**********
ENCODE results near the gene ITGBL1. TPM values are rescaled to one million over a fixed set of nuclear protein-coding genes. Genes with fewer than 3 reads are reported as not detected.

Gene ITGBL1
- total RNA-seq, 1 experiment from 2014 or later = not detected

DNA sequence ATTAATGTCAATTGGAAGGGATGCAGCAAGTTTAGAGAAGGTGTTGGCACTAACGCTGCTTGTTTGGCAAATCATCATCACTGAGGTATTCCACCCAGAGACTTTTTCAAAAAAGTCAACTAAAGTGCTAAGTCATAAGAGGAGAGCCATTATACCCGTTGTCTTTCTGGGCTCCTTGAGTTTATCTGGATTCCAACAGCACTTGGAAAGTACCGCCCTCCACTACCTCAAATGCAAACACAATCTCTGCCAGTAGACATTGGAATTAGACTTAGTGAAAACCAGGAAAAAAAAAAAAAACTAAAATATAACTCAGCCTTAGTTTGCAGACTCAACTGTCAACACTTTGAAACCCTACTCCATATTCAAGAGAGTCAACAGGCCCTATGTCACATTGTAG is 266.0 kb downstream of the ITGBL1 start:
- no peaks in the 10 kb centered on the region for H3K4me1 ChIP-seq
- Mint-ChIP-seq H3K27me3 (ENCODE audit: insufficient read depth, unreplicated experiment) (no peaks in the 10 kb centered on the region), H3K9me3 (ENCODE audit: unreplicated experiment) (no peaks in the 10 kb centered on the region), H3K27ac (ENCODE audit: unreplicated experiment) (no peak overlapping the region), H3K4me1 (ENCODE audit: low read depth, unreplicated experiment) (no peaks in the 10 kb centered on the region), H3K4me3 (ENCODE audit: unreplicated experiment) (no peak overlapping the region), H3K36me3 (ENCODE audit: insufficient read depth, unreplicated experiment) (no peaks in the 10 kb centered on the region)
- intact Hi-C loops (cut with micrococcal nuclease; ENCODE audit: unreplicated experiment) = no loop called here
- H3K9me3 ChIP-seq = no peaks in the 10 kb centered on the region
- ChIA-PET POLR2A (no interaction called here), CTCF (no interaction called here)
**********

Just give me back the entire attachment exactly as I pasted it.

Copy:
ENCODE results near the gene ITGBL1. TPM values are rescaled to one million over a fixed set of nuclear protein-coding genes. Genes with fewer than 3 reads are reported as not detected.

Gene ITGBL1
- total RNA-seq, 1 experiment from 2014 or later = not detected

DNA sequence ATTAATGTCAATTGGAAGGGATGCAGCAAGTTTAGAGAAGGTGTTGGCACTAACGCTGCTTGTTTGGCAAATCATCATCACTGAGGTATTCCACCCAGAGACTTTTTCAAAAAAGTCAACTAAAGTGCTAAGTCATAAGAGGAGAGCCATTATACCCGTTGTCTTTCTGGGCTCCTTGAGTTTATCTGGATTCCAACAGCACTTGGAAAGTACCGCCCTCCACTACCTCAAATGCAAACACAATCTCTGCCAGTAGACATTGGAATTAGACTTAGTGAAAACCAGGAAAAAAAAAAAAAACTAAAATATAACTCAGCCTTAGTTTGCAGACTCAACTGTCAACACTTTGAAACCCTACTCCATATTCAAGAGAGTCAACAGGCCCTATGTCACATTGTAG is 266.0 kb downstream of the ITGBL1 start:
- no peaks in the 10 kb centered on the region for H3K4me1 ChIP-seq
- Mint-ChIP-seq H3K27me3 (ENCODE audit: insufficient read depth, unreplicated experiment) (no peaks in the 10 kb centered on the region), H3K9me3 (ENCODE audit: unreplicated experiment) (no peaks in the 10 kb centered on the region), H3K27ac (ENCODE audit: unreplicated experiment) (no peak overlapping the region), H3K4me1 (ENCODE audit: low read depth, unreplicated experiment) (no peaks in the 10 kb centered on the region), H3K4me3 (ENCODE audit: unreplicated experiment) (no peak overlapping the region), H3K36me3 (ENCODE audit: insufficient read depth, unreplicated experiment) (no peaks in the 10 kb centered on the region)
- intact Hi-C loops (cut with micrococcal nuclease; ENCODE audit: unreplicated experiment) = no loop called here
- H3K9me3 ChIP-seq = no peaks in the 10 kb centered on the region
- ChIA-PET POLR2A (no interaction called here), CTCF (no interaction called here)